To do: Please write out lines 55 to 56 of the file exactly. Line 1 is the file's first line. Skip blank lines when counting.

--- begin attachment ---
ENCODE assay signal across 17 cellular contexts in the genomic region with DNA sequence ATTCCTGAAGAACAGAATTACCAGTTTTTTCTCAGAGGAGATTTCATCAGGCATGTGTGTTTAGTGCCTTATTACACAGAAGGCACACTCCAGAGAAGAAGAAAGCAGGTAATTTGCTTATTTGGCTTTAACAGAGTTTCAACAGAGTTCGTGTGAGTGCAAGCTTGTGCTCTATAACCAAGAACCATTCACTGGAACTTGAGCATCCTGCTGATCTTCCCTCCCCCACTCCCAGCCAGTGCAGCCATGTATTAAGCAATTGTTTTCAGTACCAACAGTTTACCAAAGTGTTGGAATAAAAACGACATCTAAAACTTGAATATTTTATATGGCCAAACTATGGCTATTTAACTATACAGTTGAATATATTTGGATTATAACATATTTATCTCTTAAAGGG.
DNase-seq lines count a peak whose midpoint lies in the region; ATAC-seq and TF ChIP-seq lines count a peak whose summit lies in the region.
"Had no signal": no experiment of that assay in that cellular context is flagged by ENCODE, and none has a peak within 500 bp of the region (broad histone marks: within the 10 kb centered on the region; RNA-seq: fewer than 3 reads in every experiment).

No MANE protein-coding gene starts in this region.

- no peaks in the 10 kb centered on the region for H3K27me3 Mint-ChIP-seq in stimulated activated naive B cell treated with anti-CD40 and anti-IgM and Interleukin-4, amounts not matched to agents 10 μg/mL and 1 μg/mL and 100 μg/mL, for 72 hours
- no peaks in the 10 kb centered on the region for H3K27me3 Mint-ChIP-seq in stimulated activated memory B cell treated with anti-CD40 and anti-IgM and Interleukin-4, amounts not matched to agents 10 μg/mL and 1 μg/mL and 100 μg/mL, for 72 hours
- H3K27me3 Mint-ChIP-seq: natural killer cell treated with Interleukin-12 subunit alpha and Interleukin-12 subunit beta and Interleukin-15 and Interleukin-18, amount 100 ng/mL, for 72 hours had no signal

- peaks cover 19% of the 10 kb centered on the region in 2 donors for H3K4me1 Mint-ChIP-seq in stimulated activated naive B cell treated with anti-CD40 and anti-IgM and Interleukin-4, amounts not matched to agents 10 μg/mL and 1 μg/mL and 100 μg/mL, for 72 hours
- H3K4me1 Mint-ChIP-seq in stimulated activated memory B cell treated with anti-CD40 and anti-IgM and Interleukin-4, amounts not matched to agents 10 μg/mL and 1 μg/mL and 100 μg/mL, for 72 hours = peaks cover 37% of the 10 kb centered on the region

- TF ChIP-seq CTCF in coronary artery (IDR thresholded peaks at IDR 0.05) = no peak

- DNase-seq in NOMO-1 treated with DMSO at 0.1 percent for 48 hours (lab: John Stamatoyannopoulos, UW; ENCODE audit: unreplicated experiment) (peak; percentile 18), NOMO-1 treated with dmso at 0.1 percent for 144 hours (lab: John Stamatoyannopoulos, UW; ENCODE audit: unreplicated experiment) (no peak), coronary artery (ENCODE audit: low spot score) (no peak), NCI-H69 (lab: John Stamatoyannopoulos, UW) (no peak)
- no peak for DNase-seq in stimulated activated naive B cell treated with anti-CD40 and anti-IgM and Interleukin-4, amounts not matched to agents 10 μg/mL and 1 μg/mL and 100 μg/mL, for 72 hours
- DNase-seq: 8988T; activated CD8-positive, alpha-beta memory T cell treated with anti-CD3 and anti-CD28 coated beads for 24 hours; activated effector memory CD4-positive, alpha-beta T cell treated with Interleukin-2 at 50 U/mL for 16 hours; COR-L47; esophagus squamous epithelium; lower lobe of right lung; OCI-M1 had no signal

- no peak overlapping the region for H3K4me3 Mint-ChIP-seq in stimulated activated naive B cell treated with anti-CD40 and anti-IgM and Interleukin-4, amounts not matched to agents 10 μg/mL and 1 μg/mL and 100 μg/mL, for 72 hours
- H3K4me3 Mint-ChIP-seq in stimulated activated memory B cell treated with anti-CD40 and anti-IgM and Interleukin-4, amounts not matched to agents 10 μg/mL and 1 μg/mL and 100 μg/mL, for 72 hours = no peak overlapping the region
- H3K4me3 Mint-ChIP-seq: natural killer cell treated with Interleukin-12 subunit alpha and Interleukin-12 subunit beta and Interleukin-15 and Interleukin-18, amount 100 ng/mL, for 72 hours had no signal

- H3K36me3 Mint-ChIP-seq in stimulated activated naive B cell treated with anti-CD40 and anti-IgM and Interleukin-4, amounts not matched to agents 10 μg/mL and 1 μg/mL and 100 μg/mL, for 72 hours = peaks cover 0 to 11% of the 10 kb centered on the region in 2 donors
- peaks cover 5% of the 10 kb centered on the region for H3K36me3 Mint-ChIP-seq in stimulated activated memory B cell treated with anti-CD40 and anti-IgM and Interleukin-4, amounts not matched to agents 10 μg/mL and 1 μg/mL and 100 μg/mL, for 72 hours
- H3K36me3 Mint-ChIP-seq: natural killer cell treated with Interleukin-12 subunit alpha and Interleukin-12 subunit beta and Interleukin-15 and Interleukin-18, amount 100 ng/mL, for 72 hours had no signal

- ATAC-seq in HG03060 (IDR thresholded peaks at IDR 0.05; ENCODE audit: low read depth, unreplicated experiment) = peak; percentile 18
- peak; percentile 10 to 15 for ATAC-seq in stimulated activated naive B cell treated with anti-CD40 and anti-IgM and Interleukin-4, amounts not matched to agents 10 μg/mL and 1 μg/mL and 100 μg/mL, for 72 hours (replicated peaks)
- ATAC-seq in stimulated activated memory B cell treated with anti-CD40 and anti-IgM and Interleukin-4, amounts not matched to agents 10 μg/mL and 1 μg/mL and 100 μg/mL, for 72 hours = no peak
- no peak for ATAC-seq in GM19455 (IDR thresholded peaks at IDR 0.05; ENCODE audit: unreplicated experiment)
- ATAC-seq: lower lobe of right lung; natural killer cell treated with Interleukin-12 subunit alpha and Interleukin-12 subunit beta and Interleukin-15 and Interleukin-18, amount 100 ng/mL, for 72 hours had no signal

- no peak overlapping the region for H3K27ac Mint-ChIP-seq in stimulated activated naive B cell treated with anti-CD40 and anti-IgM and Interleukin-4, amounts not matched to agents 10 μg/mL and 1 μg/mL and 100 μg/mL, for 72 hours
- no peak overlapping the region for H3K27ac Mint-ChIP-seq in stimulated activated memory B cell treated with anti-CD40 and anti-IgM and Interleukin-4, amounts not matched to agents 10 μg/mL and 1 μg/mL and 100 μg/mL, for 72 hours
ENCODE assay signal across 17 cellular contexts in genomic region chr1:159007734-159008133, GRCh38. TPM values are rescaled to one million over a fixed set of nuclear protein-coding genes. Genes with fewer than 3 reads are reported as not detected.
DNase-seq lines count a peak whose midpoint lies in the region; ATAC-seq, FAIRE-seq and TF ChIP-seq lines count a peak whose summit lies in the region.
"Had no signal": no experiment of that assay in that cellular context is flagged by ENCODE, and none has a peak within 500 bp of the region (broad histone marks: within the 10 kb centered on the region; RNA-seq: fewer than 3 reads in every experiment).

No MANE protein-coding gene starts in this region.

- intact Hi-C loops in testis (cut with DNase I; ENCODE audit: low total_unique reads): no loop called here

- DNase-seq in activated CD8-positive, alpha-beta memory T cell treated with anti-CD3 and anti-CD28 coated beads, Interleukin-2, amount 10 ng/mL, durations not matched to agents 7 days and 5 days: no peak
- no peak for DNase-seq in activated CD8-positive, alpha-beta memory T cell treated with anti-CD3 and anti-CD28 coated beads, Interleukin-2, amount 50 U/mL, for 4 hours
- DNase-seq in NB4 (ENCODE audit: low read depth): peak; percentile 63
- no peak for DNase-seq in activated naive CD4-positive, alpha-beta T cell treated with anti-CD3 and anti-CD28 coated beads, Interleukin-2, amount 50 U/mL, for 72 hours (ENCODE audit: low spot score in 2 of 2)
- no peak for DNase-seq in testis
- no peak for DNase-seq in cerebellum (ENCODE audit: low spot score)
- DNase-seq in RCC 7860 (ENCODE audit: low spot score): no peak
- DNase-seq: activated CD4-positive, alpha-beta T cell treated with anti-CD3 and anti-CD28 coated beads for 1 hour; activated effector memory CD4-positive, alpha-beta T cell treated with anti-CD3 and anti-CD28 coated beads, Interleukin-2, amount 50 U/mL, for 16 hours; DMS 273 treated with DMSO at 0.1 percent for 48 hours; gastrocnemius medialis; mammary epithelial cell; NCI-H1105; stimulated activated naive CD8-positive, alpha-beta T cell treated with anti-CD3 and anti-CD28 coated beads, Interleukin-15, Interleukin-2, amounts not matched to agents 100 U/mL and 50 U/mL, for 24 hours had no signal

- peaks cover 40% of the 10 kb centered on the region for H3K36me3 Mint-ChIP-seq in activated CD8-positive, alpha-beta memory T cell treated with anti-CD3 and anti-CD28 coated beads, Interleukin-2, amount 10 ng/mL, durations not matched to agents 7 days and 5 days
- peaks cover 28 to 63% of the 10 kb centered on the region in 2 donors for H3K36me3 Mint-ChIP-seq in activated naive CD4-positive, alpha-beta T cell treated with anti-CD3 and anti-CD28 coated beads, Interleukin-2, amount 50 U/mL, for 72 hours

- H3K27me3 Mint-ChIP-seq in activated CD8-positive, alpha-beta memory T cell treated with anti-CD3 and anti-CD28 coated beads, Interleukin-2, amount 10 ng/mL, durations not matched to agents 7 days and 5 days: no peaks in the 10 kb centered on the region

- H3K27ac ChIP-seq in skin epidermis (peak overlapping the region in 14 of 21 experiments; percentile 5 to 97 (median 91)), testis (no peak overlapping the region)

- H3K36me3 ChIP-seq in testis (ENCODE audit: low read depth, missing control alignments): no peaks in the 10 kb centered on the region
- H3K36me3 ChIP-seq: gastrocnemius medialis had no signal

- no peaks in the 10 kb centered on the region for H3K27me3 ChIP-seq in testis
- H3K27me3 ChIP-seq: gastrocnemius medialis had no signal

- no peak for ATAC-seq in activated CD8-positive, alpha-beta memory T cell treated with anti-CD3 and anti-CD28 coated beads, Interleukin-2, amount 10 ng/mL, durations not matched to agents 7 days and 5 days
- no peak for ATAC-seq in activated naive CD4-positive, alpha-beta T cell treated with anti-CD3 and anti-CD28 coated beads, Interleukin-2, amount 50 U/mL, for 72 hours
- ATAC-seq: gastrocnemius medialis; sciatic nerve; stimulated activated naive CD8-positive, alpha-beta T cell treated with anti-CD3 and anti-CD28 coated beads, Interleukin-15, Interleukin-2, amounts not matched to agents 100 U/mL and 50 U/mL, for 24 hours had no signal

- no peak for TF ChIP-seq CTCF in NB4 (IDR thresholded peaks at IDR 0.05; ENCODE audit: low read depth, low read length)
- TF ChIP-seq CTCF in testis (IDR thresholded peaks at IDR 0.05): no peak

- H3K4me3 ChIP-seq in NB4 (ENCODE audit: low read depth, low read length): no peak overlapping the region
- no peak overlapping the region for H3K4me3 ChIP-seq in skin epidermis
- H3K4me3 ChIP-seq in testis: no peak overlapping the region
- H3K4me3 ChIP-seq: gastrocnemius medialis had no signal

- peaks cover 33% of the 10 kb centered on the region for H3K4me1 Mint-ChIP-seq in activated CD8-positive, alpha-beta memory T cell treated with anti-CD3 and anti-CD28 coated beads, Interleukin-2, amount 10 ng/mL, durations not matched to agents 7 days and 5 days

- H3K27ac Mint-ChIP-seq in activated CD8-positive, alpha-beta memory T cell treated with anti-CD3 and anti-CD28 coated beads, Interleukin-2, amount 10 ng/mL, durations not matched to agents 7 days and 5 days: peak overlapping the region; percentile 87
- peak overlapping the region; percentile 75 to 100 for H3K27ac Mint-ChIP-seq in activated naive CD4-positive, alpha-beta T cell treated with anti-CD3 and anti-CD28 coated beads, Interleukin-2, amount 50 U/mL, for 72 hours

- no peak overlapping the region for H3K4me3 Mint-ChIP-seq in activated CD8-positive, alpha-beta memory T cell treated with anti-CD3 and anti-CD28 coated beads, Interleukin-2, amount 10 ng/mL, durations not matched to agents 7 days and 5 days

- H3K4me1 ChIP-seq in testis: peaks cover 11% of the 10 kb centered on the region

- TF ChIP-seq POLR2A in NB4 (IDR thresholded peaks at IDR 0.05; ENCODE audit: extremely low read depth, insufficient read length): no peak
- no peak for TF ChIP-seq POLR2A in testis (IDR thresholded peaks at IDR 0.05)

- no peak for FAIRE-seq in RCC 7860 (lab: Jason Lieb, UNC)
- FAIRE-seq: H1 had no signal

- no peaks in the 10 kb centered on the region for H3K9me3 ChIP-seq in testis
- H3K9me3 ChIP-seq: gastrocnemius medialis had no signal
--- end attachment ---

- H3K4me3 ChIP-seq in testis: no peak overlapping the region
- H3K4me3 ChIP-seq: gastrocnemius medialis had no signal